|Posted by email@example.com on July 13, 2013 at 2:05 PM|
As my business model develops, I find myself turning away from product creation, to marketing. Trying to conform my website to the latest SEO (Search Engine Optimization) techniques is not nearly as enjoyable as drafting worlds and breathing life into the people who live in them. It isn’t as fun as crafting book covers or recording audiobooks. But all the work that’s gone into Terrapin Hollow Press and my products amounts to a hill of beans if nobody ever sees me. Hence the need for marketing.
While I’ve seen some cases of exceedingly creative marketing strategies (click here), I’ve heard it said numerous times that creative people are lousy marketers – particularly for their own material. We are often too attached to the product, and this can lead to certain kinds of blindness. Either we can’t see how our product or marketing strategy might be perceived through another’s eyes, or we assume that everyone will be as ecstatic about it as we are. Take Twitter, for example. There is a ridiculous amount of self-promotion going on there. There are some people who can’t tweet anything unrelated to their 99 cent erotic sparkling vampire ebook. I signed up to the micro-blogging site because I thought it would be a neat venue for networking with other authors and publishers, but I didn’t sign up hoping that my 140 character commercial would sell a thousand copies.
I’ve been looking at case studies for effective marketing strategies. Some show off the unique brilliance of marketing gurus – like Gillette’s recent tie-in with the new Man of Steel movie, in which people were invited to provide their theories as to how Superman shaves. In early 2007, Penguin Books created something called https://en.wikipedia.org/wiki/Collaborative_fiction#A_Million_Penguins" target="_blank">A Million Penguins – a crowd sourced novel. While it produced an illegible work of some 1,500 pages, it was excellent publicity, conveying that a giant in the publishing industry was still hip to emerging trends. Others are more gimmick oriented, such as UNICEF’s Dirty Water Vending Machine (see below).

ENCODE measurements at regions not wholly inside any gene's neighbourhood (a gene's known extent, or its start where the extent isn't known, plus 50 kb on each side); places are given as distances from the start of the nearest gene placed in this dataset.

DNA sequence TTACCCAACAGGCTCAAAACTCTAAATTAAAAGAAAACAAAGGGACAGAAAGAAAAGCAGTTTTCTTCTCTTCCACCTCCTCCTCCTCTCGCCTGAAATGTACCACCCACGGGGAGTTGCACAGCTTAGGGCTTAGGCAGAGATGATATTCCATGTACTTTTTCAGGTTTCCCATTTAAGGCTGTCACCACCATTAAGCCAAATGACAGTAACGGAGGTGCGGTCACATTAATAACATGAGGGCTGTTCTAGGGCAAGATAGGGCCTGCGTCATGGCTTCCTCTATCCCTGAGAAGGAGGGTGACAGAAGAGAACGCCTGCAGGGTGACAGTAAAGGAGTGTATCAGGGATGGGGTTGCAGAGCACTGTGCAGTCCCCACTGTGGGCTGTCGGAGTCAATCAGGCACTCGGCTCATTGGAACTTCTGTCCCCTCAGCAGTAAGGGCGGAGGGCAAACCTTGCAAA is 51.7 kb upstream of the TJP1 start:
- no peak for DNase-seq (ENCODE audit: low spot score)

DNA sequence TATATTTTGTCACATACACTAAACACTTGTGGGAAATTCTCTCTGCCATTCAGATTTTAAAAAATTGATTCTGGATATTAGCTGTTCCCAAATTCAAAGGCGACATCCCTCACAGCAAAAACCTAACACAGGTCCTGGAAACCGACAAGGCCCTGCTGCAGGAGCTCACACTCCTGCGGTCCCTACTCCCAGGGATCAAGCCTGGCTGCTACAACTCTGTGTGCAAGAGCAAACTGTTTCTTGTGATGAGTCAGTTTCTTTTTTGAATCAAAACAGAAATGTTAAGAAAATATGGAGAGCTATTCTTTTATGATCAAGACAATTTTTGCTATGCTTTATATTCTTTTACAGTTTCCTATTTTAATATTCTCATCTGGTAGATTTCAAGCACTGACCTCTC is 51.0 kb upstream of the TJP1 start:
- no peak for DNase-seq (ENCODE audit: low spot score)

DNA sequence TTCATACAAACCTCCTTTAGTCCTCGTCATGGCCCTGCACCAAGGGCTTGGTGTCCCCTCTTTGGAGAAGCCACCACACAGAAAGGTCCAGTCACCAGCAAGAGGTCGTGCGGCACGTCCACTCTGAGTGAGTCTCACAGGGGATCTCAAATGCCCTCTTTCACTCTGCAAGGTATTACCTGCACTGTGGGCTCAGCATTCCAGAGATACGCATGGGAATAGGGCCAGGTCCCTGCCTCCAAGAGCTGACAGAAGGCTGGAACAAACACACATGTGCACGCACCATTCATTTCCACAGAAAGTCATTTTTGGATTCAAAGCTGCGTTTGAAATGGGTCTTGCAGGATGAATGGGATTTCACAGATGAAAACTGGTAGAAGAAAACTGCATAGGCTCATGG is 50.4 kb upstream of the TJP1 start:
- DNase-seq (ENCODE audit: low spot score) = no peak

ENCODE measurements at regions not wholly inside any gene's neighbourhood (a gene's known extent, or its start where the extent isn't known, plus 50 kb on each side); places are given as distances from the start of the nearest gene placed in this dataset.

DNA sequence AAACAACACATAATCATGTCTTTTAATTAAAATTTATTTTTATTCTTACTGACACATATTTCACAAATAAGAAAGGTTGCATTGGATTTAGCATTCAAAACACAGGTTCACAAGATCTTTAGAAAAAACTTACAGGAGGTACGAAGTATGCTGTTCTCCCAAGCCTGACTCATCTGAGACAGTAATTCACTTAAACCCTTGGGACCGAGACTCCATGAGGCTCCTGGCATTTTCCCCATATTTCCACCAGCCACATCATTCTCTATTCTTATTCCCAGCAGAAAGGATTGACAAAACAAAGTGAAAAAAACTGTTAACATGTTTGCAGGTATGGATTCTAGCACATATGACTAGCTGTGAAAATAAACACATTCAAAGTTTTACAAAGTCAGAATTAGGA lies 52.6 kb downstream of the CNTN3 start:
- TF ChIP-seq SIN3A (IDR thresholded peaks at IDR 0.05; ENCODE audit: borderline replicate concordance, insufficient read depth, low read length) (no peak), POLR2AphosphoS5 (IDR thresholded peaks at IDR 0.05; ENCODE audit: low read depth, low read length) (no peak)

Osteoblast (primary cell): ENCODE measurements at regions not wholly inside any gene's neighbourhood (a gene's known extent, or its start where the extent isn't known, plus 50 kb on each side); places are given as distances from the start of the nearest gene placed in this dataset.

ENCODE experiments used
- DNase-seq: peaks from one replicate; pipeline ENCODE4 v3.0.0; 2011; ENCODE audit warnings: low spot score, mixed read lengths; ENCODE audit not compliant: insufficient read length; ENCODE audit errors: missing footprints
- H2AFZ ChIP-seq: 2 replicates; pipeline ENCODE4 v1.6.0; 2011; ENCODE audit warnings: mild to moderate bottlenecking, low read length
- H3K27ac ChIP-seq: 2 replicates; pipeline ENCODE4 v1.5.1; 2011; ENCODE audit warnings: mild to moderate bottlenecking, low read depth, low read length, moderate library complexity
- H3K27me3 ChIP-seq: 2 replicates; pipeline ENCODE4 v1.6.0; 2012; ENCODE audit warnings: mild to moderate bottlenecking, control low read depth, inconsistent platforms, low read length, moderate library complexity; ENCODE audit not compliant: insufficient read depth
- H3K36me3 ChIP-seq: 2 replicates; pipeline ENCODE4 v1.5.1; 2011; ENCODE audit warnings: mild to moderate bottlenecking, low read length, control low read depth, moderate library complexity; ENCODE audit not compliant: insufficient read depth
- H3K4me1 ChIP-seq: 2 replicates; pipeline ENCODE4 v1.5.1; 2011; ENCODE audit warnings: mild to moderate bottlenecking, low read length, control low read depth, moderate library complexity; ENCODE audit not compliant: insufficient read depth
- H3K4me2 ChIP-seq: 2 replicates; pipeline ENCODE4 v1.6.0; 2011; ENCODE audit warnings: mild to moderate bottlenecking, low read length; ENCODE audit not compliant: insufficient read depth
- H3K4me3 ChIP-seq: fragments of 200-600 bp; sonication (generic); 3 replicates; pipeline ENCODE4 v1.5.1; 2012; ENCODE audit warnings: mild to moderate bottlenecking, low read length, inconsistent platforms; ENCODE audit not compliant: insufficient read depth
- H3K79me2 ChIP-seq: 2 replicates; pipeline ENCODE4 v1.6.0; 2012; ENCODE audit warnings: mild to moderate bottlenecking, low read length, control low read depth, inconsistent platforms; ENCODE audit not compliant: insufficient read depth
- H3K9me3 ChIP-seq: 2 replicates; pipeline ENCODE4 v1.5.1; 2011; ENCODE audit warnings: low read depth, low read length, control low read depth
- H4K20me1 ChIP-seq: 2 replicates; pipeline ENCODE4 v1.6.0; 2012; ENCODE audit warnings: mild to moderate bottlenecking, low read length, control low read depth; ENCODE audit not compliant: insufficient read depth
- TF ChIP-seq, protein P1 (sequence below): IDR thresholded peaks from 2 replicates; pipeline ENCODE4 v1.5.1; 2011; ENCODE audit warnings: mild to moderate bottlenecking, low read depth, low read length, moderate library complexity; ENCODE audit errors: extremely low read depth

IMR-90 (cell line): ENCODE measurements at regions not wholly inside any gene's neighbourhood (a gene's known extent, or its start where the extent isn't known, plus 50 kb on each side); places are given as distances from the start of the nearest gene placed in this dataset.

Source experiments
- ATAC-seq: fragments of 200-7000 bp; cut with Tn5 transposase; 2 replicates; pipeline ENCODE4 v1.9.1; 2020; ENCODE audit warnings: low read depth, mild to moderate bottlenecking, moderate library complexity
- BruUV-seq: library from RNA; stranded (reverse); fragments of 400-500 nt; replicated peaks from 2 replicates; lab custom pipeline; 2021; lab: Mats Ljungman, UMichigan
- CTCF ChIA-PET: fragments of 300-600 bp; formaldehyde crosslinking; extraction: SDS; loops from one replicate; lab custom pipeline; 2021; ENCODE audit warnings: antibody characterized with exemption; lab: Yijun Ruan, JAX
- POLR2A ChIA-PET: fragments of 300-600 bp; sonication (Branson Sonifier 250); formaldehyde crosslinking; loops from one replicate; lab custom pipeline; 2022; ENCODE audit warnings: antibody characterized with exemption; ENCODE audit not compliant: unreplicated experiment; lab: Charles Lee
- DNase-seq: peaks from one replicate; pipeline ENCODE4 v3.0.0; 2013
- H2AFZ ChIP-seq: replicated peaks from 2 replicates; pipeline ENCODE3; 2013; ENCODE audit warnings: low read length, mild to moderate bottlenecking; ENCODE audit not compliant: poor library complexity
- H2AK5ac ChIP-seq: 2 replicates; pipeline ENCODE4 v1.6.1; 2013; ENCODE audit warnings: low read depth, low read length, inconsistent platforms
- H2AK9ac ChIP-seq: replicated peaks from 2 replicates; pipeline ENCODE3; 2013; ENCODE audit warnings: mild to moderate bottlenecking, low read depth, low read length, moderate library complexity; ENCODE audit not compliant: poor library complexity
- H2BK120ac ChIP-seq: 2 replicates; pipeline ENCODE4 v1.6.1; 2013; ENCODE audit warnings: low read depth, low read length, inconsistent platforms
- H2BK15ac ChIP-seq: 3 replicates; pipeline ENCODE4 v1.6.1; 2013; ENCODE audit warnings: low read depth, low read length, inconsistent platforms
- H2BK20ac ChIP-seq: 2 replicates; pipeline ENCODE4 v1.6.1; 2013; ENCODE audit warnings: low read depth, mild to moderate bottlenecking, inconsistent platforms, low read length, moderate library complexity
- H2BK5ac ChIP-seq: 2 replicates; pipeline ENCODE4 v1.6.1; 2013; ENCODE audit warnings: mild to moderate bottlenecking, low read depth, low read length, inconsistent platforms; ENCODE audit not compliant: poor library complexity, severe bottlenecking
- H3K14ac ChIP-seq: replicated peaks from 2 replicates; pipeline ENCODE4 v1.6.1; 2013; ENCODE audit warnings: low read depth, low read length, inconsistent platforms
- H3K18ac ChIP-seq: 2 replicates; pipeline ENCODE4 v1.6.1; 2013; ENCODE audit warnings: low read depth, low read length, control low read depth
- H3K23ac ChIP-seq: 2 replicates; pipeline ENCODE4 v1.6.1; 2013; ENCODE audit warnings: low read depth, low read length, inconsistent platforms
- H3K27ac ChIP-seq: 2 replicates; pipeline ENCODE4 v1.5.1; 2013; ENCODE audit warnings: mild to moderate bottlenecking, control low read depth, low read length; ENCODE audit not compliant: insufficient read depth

Other strategies are shady. Some are down-right manipulative. There are companies that offer to scatter ten- to fifty-thousand backlinks to your website for a fee. This amounts to your website address being inappropriately plastered in the comments sections of thousands of unrelated websites. Recently, I was reading an article about technological breakthroughs that are making solar panels more efficient. Six comments down, there was a link to buy prescription drugs from Canada. Incidently, the first six site members to join my Forums space are advertisements. Another trick employed by Matt Inman of The Oatmeal – the most popular web comic in the history of web comics – was to load every image with all of the then-trending keywords, regardless of relevance, practically guaranteeing his site would show up on every web search. Problem was, it was deceptive. The image of a lumpy cartoon character eating a bowl of cereal shouldn’t pop up when one enters the keywords: “Free Online Dating”.
I’ve been perusing various Gorilla Marketing strategies for two reasons. The first is that the world is changing. People no longer resonate with traditional interrupt-style advertisements. This would be like a television commercial, or the ten minute block of adverts you get on the radio while driving home after work. More and more, people just block it out. I’ve always found interrupt-style advertising to be an odd approach to selling something. When you interrupt someone who is otherwise engaged, they tend to have an annoyed reaction. Stands to reason some of that irritation can be felt toward the company who stopped my enjoyment so that they could insert their annoying jingle in my mind. Companies pay a lot of money to govern the ideas and impressions to which they are associated. I’ve never eaten at the sandwich shop Quizno’s, for example, because in the early 2000s, they had a commercial in which their food was being pedaled by an obnoxious dead rat.
The second reason I’m exploring alternate forms of advertising is simply because I can’t afford the ten grand most national magazines charge for half page ads. Given that interrupt-style advertising is offering less a return on investment, I’m not sure I should even try to drum up the funds.
So I’m focusing on SEO, word of mouth, and making sure that I have a superior product. That includes my website, which (I hope) has value added components—things people appreciate, which are offered for free. I’ll do book signings and am preparing a presentation on dialectic fiction, press releases and giveaways. My book is also entered into several competitions and up for review at various sites. I’m participating in communities of interest and am always looking for new ways to get word out there (without being an annoying shill).